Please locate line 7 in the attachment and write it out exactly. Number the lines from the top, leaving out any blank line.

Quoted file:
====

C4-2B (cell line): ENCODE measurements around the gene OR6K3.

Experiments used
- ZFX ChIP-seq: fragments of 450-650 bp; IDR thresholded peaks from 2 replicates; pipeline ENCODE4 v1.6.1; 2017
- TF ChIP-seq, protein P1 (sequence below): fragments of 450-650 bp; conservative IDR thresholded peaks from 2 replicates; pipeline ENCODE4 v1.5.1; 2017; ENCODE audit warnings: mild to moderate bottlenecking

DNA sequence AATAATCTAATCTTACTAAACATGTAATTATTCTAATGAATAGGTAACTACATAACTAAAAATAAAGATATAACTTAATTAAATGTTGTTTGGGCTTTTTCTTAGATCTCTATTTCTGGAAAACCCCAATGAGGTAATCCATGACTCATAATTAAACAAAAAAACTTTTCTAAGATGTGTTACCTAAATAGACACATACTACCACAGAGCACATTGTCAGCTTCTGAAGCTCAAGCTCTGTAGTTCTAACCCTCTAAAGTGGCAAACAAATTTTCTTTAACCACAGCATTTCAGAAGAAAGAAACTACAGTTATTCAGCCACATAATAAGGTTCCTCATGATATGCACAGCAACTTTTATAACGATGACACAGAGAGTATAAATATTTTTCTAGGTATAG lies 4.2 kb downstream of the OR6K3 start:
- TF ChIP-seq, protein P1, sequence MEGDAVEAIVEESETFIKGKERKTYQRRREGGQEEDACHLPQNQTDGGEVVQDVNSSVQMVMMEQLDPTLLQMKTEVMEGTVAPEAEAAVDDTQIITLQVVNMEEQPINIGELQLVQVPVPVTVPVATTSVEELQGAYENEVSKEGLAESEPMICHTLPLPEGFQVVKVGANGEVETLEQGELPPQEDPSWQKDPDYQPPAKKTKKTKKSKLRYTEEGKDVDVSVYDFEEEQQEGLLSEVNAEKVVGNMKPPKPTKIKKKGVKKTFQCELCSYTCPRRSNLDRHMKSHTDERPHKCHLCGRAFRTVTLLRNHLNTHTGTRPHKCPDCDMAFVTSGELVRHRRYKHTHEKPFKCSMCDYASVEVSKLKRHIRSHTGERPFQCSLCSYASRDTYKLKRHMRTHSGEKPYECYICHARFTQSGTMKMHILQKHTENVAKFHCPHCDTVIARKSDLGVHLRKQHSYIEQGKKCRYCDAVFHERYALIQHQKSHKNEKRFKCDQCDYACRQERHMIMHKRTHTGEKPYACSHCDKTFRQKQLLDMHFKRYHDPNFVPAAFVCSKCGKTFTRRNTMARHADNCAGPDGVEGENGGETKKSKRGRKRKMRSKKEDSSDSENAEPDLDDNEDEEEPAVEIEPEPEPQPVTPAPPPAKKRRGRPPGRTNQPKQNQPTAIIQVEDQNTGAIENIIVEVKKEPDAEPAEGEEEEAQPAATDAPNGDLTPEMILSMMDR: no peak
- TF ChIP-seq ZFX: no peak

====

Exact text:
- TF ChIP-seq ZFX: no peak